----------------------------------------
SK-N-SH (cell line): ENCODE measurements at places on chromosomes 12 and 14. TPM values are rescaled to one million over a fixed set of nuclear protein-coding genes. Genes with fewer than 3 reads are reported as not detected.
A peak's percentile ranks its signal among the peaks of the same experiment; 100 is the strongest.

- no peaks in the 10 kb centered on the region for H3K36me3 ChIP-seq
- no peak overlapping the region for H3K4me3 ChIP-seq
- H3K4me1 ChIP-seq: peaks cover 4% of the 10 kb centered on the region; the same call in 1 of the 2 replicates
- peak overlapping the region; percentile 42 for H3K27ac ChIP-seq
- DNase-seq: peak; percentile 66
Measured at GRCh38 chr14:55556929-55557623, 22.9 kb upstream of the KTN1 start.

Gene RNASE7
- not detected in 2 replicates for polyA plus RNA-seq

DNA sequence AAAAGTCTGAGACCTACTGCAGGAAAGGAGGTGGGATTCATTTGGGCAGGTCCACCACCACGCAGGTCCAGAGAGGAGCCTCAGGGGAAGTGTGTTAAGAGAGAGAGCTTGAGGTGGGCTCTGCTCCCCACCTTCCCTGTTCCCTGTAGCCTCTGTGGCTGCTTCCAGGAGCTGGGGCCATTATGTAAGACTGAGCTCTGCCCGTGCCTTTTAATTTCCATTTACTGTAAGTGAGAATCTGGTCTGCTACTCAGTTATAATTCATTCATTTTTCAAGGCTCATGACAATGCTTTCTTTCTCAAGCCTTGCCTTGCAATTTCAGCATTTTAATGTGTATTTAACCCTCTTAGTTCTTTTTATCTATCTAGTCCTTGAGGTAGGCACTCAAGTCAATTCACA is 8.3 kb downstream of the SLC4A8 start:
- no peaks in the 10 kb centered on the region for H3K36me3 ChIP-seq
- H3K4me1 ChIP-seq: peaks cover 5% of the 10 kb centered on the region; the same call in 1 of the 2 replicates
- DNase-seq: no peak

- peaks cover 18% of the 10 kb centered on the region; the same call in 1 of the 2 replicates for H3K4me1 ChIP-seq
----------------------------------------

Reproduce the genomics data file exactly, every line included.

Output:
SK-N-SH (cell line): ENCODE measurements at places on chromosomes 12 and 14. TPM values are rescaled to one million over a fixed set of nuclear protein-coding genes. Genes with fewer than 3 reads are reported as not detected.
A peak's percentile ranks its signal among the peaks of the same experiment; 100 is the strongest.

- no peaks in the 10 kb centered on the region for H3K36me3 ChIP-seq
- no peak overlapping the region for H3K4me3 ChIP-seq
- H3K4me1 ChIP-seq: peaks cover 4% of the 10 kb centered on the region; the same call in 1 of the 2 replicates
- peak overlapping the region; percentile 42 for H3K27ac ChIP-seq
- DNase-seq: peak; percentile 66
Measured at GRCh38 chr14:55556929-55557623, 22.9 kb upstream of the KTN1 start.

Gene RNASE7
- not detected in 2 replicates for polyA plus RNA-seq

DNA sequence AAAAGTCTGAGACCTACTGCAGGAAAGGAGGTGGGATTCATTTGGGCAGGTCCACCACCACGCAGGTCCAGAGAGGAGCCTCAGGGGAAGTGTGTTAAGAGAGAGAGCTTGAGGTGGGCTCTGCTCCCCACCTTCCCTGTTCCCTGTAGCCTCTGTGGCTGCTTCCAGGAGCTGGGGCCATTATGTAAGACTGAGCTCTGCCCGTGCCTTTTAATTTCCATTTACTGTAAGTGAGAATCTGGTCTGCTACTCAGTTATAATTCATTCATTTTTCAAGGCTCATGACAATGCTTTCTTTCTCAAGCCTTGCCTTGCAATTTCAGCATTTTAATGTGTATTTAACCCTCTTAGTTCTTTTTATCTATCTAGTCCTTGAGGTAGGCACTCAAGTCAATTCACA is 8.3 kb downstream of the SLC4A8 start:
- no peaks in the 10 kb centered on the region for H3K36me3 ChIP-seq
- H3K4me1 ChIP-seq: peaks cover 5% of the 10 kb centered on the region; the same call in 1 of the 2 replicates
- DNase-seq: no peak

- peaks cover 18% of the 10 kb centered on the region; the same call in 1 of the 2 replicates for H3K4me1 ChIP-seq